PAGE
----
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First trucks with Covid-19 vaccine roll out of Pfizer plant in Michigan

Pfizer is expected to deliver an estimated 2.9 million doses this week to hospitals and nursing homes in the first phase of the vaccine rollout.
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Trucks departed the Pfizer plant in Portage, Michigan, Sunday morning with the first batches of the company’s long-awaited Covid-19 vaccine, en route to 636 predetermined locations.

Pfizer is expected to deliver an estimated 2.9 million doses this week via UPS and FedEx, Gen. Gustave Perna, chief operating officer of Operation Warp Speed, said Saturday. The vaccines leaving Portage — a city just south of Kalamazoo — have U.S. marshal protection to ensure they arrive safely at the hospital systems selected to receive the doses, some as early as Monday.

Pfizer CEO Albert Bourla said the company was leveraging manufacturing plants in Michigan, Missouri and Massachusetts to produce and distribute the vaccines quickly.

“I couldn’t be prouder of my fellow Pfizer colleagues and partners at BioNTech,” Bourla said in a video statement. "Their historic science-driven effort has delivered a vaccine with the potential to help bring an end to the most devastating pandemic in a century."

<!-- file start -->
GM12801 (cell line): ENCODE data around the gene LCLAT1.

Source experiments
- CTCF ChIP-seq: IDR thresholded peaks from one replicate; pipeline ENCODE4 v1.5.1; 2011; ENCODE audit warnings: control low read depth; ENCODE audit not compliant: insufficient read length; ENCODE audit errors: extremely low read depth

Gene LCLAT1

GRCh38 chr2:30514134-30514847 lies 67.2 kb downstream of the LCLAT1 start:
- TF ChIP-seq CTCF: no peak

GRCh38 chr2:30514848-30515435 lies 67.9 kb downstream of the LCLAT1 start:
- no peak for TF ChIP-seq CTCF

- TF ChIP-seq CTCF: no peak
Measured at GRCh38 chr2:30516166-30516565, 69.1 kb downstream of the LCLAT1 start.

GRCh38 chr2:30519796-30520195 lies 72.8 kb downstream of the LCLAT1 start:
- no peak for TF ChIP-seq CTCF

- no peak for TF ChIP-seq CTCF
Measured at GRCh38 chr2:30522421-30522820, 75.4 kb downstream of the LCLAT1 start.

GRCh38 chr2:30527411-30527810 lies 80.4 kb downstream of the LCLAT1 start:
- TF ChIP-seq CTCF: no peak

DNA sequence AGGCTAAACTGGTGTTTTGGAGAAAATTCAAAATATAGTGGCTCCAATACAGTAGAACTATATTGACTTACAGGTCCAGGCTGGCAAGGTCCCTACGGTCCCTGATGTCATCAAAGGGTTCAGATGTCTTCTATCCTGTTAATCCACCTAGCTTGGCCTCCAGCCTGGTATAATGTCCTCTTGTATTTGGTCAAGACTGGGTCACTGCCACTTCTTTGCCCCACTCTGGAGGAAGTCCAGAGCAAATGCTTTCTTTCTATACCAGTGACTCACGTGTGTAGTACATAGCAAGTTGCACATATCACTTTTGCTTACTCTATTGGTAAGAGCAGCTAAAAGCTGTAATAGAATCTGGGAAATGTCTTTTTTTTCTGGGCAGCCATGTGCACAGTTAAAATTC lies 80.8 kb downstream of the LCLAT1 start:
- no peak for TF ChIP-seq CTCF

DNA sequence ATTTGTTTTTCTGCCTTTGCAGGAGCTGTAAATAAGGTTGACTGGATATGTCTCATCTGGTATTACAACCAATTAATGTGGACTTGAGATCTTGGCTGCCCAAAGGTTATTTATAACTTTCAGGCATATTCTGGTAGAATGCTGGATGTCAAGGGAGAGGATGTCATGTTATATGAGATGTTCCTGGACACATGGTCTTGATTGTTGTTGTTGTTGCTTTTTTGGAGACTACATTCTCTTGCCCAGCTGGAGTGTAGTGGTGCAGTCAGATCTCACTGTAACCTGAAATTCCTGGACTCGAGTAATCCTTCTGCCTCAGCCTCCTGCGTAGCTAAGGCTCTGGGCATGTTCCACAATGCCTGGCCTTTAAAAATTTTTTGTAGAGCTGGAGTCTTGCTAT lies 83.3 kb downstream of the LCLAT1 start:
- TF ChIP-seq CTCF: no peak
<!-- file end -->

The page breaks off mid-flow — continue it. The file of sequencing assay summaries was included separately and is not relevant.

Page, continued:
The Food and Drug Administration authorized emergency use of Pfizer's Covid-19 vaccine late Friday night. The United Kingdom became the first country to approve and distribute the Pfizer vaccine last week, where an initial batch of 800,000 went to hospital workers, nursing home staff and residents and people over the age of 80.

At least two health care workers in the U.K. had allergic reactions to the vaccine and were recovering. Both individuals had a history of allergies.

FDA scientists "feel comfortable" telling the American people to get the vaccine unless they have known allergies to other vaccines or the Pfizer vaccine ingredients, Dr. Peter Marks, director of the FDA's Center for Biologics Evaluation and Research, said Saturday.

"About 1.6 percent of the population has had a severe allergic reaction of some sort or another to a food or some environmental aspect," Marks said. "We would really not like to have that many people not be able to receive the vaccine."

Vaccine rollout in the U.S. will prioritize high-risk populations, such as hospital workers and nursing home staff and residents, to receive inoculations in the first phase. It’s unclear who will be prioritized in the second phase of the rollout.

Widespread vaccine availability for most Americans will likely occur in late spring or early summer next year, though residents in remote, rural locations may wait longer. Vaccines will be delivered at no cost, according to the Centers for Medicare and Medicaid Services and the Centers for Disease Control and Prevention.

Insurance providers will be expected to cover any fees associated with administering the inoculations, and the federal government will have a separate pool of funds for people who are uninsured.